Tuesday, March 9, 2010

American Religion and Digital Humanities


Recently, I’ve been collaborating with a small group of scholars on a digital humanities project. As is often the case, we’ve got lots of experience in the humanities—folks from across the disciplinary spectrum of the liberal arts—but hardly any grasp of the technical computer skills necessary to produce a website that meets the incredible standards of today. I’m the only historian of religion involved in the project, which, without getting into the details, focuses on antebellum America. Aside from the many things I’ve learned about xml-this and tangible-interface-that, I’ve also become familiar with the variety of digital humanities initiatives at universities, archives, libraries, and other academic organizations around the country. You don’t have to be a rocket scientist to recognize the potential for digital scholarship to transform the way we conduct ourselves as historians in the not-too-distant future. And yet, from what I can gather, there aren’t many folks in the field of American religious history who are at the cutting edge, or even the margins of digital scholarship.

There are plenty of good explanations for why most historians of American religion (and most historians in general) don’t involve themselves in digital humanities projects. First, there is a rather wide disciplinary gulf between computer people and humanities people. Effective communication and working relationships are rare. Truly hybrid scholars are even rarer. Second, the costs for starting a digital humanities project are astronomical compared to the typical research budgets of individual scholars. An NEH Level-1 startup grant, for instance, runs upwards of $25,000, while a Level-2 grant reaches $50,000. But when you’re looking at hiring consultants, traveling to conferences, hosting conferences, and paying graduate students to do the “dirty” work of inputting data—all for a measly prototype version of the still-imagined final product—there’s really no way of knowing how much everything will finally cost. Third, there’s the question of tenure. The framework for peer-reviewing digital humanities materials isn’t quite settled. The online scholarly organization NINES (Networked Infrastructure for Nineteenth-Century Electronic Scholarship) is one of the most respectable outlets committed to the production, collection, and dissemination of information about the digital humanities. For access to NINES’s scholarly projects, click here. For information on its review policy, click here. And for further readings on the digital humanities field, click here. You can also go to the website of the Alliance of Digital Humanities Organizations.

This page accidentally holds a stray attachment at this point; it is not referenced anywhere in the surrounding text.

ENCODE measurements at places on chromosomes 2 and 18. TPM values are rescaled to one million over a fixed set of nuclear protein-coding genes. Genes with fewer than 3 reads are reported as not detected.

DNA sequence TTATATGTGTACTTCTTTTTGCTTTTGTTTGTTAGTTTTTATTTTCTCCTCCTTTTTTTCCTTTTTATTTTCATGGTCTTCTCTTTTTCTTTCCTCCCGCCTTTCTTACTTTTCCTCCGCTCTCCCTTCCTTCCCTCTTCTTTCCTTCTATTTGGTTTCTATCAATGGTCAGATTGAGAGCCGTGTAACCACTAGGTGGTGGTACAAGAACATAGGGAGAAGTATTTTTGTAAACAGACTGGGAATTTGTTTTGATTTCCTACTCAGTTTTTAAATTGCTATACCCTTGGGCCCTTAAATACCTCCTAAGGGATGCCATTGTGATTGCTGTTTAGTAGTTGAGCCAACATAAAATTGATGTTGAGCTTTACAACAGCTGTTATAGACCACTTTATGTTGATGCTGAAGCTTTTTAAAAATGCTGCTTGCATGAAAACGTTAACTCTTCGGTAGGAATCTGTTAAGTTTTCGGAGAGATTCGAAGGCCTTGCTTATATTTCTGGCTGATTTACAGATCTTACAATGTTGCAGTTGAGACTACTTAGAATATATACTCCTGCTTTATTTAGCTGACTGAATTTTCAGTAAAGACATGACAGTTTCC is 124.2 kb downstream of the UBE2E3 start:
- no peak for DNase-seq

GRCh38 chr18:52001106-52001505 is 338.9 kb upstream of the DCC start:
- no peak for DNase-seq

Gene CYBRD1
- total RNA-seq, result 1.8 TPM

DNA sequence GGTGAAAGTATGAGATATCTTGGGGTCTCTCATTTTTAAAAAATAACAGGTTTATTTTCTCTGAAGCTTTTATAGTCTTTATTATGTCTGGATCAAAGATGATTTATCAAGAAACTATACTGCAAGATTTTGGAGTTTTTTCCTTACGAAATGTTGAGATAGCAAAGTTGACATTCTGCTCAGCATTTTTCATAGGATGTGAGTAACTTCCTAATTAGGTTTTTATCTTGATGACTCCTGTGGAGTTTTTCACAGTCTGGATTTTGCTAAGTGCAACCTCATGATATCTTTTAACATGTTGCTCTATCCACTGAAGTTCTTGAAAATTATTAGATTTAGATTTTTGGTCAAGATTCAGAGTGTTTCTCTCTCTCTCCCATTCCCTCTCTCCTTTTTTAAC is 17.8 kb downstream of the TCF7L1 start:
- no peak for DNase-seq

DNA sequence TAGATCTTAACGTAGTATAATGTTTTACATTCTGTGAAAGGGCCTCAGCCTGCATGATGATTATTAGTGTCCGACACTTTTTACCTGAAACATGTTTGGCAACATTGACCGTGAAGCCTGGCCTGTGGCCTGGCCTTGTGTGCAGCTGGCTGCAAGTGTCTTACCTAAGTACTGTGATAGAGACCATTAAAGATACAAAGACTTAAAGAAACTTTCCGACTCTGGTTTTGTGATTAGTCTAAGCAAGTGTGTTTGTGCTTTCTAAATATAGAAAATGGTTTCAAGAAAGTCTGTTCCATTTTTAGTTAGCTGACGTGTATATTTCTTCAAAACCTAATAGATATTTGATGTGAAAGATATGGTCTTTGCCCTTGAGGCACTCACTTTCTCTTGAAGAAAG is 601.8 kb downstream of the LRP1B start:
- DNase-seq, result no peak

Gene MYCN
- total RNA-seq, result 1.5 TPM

Below, you’ll find a short list of digital humanities projects out there. You’ll notice that some are more or less interactive than others; some resemble traditional archives while others incorporate more visualization tools; some are better suited for the classroom while others are strictly research oriented; some are prototypes and some are final products; some are free access and some require subscription; and some are already relevant to the study of religion in the United States. You’ll also notice how important it is for digital projects to have institutional and university support. Prepare to feel left in the dust.

University of Virginia’s Institute for Advanced Technology in the Humanities

Virginia Center for Digital History

Electronic Cultural Atlas Initiative

French and Spanish Missions in North America (This is one of the few sites directly related to religion in America. Our very own Art Remillard was one of its creators!)

Dickinson Electronic Archive

The Walt Whitman Archive

The Ambrose Bierce Project

The Edgar Allan Poe Digital Collection

The 19th-Century Concord Digital Archive

Virtual Jamestown

Digital Archaeological Archive of Comparative Slavery

Sites of (re)Collection

Electronic Enlightenment

Digital Karnak


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